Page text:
In Memory of Lou — Mick Clarke talks about the late Lou Martin

Published by under Interviews

Mick Clarke

Blues guitarist Mick Clarke began his career with the band KILLING FLOOR, part of the British blues boom of the late 60s. The band backed Texas blues guitar star Freddie King and toured with legends Howlin’ Wolf and Otis Spann. Although short lived, the band released two highly regarded albums which have achieved cult status around the world. One of the original members of the group was Lou Martin, who went on to play piano for legendary Irish guitarist Rory Gallagher.
  Following his departure from the Rory Gallagher Band, Lou played in numerous other bands including several featuring his long time friend Mick Clarke including: Ramrod, The Mick Clarke Band, and a reunited Killing Floor. With the 3rd year anniversary of Lou’s passing fast approaching, I got the chance to talk with Mick about those times and his fond memories of a great piano man and great friend, Lou Martin. Here is that interview posted today on the anniversary of Lou’s passing. Thanks to Mick for taking time to do this interview. Be sure to check out his website at: for more information on his latest band and solo projects. And try to catch Mick on his latest tour, you’ll be happy you did!

In Memory of Lou Martin

Killing Floor (Lou on left)

Shadowplays:   Hi Mick, thanks for taking time out to talk a bit about your friend and former band-mate the late Lou Martin.

Mick:   A pleasure – thanks for thinking of me, and thanks for remembering Lou.

Shadowplays:   You first met Lou when you and Bill Thorndycraft were looking for musicians to form “Killing Floor”. (By the way, a killer of a name for a band, did you have to give Howlin’ Wolf royalties? LOL) Did you include that song in your set?

Mick:   Well we did take the name from the Wolf song, but the term Killing Floor goes back to Skip James, and I’m sure a lot earlier. We never played the song on stage.

Shadowplays:   Lou answered an advertisement in the music papers. Did he come to your place to audition, or did you or Bill go down to a club to see him play?

Mick:   Bill and Mac, (Stuart McDonald, our bass player) went over to his home in South East London to see him. He played a few things on the family piano for them and they were blown away. They came back to me raving about this amazing pianist they’d seen, so we set up a proper band rehearsal, in Clapham. I clearly remember the first time I met Lou – I was sitting in the back of the van when we picked him up from Clapham tube station.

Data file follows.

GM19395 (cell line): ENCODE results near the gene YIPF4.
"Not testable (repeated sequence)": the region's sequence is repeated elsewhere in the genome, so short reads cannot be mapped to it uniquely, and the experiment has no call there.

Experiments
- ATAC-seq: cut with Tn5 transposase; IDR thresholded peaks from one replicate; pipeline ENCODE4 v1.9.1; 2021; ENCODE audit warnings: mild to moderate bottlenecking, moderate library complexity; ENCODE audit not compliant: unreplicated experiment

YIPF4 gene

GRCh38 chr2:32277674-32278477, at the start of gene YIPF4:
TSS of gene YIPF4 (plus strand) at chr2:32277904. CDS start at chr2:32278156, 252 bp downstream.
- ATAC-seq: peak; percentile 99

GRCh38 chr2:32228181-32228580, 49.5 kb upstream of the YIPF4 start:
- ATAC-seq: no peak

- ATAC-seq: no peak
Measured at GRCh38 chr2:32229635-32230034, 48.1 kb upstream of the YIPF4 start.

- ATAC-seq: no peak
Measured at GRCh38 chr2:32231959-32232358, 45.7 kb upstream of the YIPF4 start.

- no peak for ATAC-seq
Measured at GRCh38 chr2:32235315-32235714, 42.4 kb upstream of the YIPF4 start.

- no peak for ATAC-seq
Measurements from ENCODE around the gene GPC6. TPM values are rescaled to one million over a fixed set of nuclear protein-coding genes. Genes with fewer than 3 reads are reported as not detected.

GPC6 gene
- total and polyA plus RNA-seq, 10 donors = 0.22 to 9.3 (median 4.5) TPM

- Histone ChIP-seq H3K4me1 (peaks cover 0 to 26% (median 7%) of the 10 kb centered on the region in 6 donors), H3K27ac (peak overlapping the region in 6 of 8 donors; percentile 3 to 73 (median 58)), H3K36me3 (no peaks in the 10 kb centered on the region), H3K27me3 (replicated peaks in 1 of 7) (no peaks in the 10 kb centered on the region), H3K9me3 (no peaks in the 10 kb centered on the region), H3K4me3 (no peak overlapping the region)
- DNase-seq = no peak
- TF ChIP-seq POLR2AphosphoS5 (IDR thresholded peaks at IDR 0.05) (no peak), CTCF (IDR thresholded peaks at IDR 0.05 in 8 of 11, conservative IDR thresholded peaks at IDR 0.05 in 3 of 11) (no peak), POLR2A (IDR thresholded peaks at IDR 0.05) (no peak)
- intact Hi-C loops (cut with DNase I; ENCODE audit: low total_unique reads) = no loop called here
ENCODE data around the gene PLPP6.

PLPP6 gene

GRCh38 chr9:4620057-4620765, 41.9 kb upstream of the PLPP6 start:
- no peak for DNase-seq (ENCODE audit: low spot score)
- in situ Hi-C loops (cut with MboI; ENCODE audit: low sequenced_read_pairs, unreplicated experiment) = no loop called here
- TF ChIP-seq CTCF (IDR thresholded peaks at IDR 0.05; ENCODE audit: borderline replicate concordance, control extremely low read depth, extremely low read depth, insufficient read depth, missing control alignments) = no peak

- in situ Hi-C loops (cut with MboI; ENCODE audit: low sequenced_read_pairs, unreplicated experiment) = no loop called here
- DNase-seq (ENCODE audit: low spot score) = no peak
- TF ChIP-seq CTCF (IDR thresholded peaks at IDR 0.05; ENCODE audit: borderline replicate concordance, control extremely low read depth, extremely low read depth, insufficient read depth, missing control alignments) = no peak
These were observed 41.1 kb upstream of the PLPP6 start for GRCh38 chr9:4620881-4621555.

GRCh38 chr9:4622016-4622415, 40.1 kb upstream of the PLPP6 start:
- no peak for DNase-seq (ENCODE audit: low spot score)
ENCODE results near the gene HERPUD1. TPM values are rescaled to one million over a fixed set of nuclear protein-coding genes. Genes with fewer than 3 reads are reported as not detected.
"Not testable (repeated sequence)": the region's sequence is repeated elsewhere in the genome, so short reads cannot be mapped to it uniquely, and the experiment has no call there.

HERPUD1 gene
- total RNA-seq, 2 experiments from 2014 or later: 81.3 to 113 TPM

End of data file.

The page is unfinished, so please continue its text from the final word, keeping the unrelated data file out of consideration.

Shadowplays:   Lou was a late edition to the newly formed band, wasn’t he? What was your first impressions of Lou?

Mick:   I liked him straight away. He was easy going and obviously knowledgeable about blues and rock’n’roll. It was all we talked about really.

Shadowplays:   Rory once said that Lou was an important part of Killing Floor’s sound. What did Lou add to your sound?

Mick:   Hmm.. that’s hard to define.. excitement, virtuosity, a wild edge..I suppose there weren’t many blues bands in those days that had a touch of Jerry Lee Lewis in them.

Shadowplays:   A touch of everything on that first album, from the Honky Tonk Blues piano on “Come Home, Baby” to the almost hymnal harpsichord on “Sunday Morning.”

Mick:   The track “Sunday Morning” was of course different to his usual style. There was a harpsichord left in the studio, from, I believe, a Pink Floyd session, and Lou just sat down and played an improvised classical style piece. It sounded so good we had to record it.

Actually Lou’s classical training came through in all of his blues playing – it just had that touch of class.

Shadowplays:   How did the first Killing Floor album fare?

Killing Floor lp

Mick:   Well not bad considering it was on a small label and was given practically no promotion. It got good reviews, all the radio play that we could have expected, and seemed to get around quite well. It was released in the USA on Sire, which was a brand new offshoot of London Records, so that was a major label. I’ve always regretted not following up the American promotion, as bands such as Savoy Brown and Foghat did.

In later years the two albums both got constantly re-issued (and bootlegged) and have built up a rather strange cult following around the world. I now learn that we were playing proto-punk psycho blues, which we definitely weren’t aware of at the time.

Shadowplays:   What’s the story with the track “Lou’s Blues”? What’s going on at the beginning of that track?

Mick:   Lou’s Blues.. It was decided that since Lou could obviously play a great piano boogie we should include one on the album, so “Lou’s Blues” was a kind of obvious title. We’d accidentally recorded some between tracks banter which was quite funny, and it was decided to add it to the album, but unfortunately it was also decided to re-record the banter, which is what you hear. I can only say that I was having nothing to do with it.. hence the opening remark “don’t worry about him”..

Shadowplays:   Lou left Killing Floor after the first album. Why? Was this around the time he was working on the Krayon Angels project. The Emperor Rosko produced psychedelia project? Was Mac MacDonald involved with that project? Their singer Jeff Pasternak and Emperor Rosko were the sons of famous U.S. film producer Joe Pasternak.